Looking at these verses, we see some clear teaching on how to interact in the lives of those around us, which is essentially counseling.
The first thing we see is the calling we have to this.
We who are strong have an obligation to bear with the failings of the weak, and not to please ourselves. Let each of us please his neighbor for his good, to build him up. For Christ did not please himself, but as it is written, ‘The reproaches of those who reproached you fell on me.’
The opening sentence broad brushes everyone into this passage. It speaks of the strong and the weak. You may be on one end of the spectrum or the other, but you qualify. If you’re feeling strong, chances are you will one day find yourself weak. If you think you’re weak, believe it or not there is probably someone in your life who still looks up to you or is depending on you. But if the broadness of this first sentence doesn’t convince you of inclusion, the second sentence should.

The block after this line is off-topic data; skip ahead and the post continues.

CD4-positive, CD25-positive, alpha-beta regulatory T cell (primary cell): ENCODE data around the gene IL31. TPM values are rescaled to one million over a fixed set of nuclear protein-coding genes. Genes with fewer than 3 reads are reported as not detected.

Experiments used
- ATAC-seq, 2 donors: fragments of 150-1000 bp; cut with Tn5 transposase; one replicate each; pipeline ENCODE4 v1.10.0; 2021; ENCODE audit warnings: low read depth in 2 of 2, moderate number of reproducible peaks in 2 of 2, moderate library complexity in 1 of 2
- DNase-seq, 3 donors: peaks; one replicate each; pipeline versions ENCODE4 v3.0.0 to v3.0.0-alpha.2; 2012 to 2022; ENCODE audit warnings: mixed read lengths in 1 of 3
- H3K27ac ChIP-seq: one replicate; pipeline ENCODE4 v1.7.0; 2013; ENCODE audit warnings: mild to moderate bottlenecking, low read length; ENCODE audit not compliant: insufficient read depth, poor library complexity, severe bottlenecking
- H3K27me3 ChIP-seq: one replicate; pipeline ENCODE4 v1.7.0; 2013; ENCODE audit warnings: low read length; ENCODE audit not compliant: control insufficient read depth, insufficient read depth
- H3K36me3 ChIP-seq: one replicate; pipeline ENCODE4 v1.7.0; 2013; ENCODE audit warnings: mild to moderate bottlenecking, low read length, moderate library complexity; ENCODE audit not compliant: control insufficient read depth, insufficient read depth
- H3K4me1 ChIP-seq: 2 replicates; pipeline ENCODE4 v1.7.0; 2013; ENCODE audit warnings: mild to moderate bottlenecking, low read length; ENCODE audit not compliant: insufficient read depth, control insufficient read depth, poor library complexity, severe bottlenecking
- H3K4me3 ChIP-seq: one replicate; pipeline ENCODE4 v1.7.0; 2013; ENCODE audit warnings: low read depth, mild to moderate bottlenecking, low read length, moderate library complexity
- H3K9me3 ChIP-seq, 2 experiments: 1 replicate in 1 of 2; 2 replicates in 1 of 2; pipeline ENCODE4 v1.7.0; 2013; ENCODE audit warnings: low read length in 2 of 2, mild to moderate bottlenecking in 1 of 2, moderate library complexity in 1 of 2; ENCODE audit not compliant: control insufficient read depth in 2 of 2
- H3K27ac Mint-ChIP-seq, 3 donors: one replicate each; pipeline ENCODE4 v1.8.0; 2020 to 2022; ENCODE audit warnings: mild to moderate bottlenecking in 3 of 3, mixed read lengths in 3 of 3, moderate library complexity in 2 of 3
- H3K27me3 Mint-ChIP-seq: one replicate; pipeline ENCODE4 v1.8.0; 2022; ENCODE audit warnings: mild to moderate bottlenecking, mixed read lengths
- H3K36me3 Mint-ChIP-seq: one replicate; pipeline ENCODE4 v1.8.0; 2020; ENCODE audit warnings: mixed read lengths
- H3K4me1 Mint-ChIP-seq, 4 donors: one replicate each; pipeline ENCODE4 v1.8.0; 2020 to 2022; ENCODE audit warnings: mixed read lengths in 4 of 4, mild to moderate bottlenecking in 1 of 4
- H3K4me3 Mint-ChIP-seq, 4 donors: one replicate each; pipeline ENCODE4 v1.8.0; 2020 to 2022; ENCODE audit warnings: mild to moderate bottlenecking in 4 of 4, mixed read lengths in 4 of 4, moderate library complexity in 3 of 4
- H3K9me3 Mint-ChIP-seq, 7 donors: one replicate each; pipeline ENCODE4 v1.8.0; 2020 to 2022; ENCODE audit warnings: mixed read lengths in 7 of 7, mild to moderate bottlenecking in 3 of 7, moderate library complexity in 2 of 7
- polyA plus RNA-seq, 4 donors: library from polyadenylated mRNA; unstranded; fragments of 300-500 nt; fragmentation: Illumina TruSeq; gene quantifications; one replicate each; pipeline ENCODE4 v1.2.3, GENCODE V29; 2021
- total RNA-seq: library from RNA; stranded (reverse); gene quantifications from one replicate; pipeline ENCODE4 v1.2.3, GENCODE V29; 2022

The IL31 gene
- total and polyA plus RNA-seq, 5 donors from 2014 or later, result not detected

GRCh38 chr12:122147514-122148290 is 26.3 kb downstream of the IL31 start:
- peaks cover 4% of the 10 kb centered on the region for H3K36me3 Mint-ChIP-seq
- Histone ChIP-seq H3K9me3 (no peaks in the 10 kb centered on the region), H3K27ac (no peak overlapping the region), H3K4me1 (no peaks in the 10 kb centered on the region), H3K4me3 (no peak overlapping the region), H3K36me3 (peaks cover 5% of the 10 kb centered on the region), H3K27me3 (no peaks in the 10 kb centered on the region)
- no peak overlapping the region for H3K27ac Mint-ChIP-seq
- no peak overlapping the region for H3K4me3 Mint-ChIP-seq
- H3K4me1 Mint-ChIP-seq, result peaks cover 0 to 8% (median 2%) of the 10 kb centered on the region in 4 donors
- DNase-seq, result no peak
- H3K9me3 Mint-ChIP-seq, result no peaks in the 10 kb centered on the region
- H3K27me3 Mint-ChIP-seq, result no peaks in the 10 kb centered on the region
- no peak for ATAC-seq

We are each called to build up our neighbor. This is all inclusive. No one is exempt. Each one of us is called to bear with others and not please ourselves. Why do this? Because, as we see from this Scripture, in the moment when we bear with one another and we are not seeking our own interests, we are more like Christ than perhaps at any other time in life. You may have amazing quiet times, or memorize chapters of Scripture, or sing worship songs like an angel, but it is in the bearing of others burdens and the serving of others and not ourselves that we incarnate Christ in the most tangible way.